I arrived at camp around 9:00 pm on Monday night and got things ready to go hunting the following morning. I went out to the "Astro Blind", a homemade blind made from a cattle panel, indoor/outdoor carpet, some pvc pipe, and a tarp to cover the top (with shoot-through netting over the windows). This blind sits in close proximity to a feeder and I figured that was my best chance this late in the season. I did set out one hen decoy about 15 yards from the feeder (looking out a different window). Fairly early in the morning I had two hens come in to the feeder, followed closely by three pretty good gobblers. The first gobbler came straight in to the feeder and offered me a shot right away. I drew my 58" Sarrels take down longbow (Superstition model), anchored and let the Magnus 2 blade tipped Axis arrow fly. Oops! I forgot to pick a spot and creased the tom's back. The arrow buried in the mud under the feeder and the guy just jumped out of the way and went back to eating. I watched for a few minutes, hoping for another opportunity and one of the gobblers starting strutting his stuff. He eventually "deflated" and got to eating. He worked his way into my shooting lane and, once again, I drew, anchored, and let fly. He was facing to my left and the arrow hit a little to the right, going through him somewhere in his back half. He flew off, carrying my arrow. It seemed that I could hear him flying forever. At this point, I was getting a bit upset at myself for not shooting better, but thankful for the shot opportunities. I figured I had blown it for the morning, but gobbler #3 was still in the area, along with the hens. He never would give me a shot at him near the feeder, but there is a very small window in the blind, also covered with netting, that we put there just to be able to see a little in that direction. Gobbler #3 decided to leave in that direction and there was just enough room through the brush to get an arrow through there. I got up out of my seat, knelt down to where I could shoot out that window, and waited for him to get to the small "shooting lane". He obliged and once again the arrow sailed a bit high, clipping a few feathers off his back. Needless to say, I was beside myself! Three shots in less than 15 minutes and nothing to show for it yet.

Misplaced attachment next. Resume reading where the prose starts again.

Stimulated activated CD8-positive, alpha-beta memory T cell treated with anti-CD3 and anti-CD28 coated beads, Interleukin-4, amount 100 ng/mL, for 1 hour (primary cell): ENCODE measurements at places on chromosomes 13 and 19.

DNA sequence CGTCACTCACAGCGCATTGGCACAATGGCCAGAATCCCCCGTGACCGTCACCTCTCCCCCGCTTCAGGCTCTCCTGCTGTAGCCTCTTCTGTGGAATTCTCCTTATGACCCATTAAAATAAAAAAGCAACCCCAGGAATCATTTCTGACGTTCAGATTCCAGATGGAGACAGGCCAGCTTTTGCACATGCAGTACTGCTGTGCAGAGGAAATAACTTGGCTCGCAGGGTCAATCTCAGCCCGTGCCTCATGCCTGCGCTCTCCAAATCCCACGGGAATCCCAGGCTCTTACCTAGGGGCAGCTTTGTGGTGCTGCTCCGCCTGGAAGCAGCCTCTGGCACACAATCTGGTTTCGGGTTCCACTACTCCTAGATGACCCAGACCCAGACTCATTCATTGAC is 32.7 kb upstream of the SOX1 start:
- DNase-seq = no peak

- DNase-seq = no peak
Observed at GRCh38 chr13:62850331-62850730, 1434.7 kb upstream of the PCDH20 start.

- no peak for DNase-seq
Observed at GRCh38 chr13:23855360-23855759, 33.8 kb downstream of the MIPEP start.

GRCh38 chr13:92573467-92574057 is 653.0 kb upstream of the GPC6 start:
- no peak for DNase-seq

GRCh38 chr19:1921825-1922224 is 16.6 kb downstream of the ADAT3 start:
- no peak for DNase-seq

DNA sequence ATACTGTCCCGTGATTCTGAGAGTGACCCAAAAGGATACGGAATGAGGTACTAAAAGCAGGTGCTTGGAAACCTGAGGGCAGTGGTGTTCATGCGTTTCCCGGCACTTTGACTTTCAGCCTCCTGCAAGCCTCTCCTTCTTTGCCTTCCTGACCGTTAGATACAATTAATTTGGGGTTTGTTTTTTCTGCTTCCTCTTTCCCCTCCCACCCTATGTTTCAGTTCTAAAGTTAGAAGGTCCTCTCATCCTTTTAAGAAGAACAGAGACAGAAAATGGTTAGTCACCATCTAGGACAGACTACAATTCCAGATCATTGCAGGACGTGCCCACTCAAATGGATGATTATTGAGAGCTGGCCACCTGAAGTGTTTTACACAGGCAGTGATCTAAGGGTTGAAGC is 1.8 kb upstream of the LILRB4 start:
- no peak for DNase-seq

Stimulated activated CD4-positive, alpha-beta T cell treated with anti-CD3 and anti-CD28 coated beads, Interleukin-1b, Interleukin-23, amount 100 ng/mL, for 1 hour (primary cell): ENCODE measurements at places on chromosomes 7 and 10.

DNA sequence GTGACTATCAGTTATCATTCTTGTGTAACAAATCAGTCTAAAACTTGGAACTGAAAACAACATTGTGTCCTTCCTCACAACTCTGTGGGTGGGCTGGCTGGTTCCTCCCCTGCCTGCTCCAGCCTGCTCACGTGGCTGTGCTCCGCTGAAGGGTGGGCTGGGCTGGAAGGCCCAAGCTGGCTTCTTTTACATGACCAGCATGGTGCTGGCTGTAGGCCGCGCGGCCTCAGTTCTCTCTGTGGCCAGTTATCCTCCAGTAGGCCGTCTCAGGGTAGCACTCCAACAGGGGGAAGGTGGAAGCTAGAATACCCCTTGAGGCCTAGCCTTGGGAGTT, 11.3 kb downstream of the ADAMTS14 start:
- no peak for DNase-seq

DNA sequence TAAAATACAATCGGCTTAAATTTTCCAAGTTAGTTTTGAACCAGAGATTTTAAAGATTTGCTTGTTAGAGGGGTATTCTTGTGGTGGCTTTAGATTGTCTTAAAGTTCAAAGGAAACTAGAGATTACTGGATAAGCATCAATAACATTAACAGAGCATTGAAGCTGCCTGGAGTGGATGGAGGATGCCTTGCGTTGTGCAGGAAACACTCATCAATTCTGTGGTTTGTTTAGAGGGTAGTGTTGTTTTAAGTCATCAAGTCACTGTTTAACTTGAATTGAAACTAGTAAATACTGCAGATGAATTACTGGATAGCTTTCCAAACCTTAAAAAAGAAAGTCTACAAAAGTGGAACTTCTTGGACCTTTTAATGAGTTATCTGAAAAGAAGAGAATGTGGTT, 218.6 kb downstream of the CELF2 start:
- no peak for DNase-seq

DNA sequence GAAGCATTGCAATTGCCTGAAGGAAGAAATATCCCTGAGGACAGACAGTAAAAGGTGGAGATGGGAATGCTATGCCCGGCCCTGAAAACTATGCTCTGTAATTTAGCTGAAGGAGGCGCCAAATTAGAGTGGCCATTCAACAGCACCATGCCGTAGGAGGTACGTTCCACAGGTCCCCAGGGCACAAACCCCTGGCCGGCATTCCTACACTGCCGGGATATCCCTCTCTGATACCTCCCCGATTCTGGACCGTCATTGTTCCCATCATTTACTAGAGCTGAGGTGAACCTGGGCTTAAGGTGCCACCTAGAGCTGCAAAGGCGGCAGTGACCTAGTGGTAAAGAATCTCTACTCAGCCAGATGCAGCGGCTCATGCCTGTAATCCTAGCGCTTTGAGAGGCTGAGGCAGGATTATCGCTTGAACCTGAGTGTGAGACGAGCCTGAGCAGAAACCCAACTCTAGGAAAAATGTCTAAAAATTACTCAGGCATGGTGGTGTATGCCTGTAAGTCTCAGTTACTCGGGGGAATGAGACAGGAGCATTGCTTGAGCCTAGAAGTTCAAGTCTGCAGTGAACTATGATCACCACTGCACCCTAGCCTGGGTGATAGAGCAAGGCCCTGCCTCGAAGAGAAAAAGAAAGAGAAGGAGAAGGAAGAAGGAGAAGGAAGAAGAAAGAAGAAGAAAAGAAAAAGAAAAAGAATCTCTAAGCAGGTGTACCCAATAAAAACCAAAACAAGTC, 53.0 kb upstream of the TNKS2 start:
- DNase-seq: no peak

After I was sure all the birds were gone, I got out of the blind to pick up arrows and to see if I could find any sign of the one I hit. I hadn't been out of the blind more than a couple minutes when 6 hogs came out of the brush and toward the feeder. They saw me, standing in the wide open, but two of them came on in to the feeder. I was about 20 yards away, nocked up and ready, but decided not to take a shot. I was about half a mile from camp and the place was really muddy. I can't drive my truck in there when it's like that and I really didn't want to have to drag a hog all the way back to camp....so I just watched them for a couple minutes until they decided they didn't like me standing there and they left. I continued my search for arrows/bird for a while, unable to find any sign of the gobbler I had hit, but I did recover the other two arrows.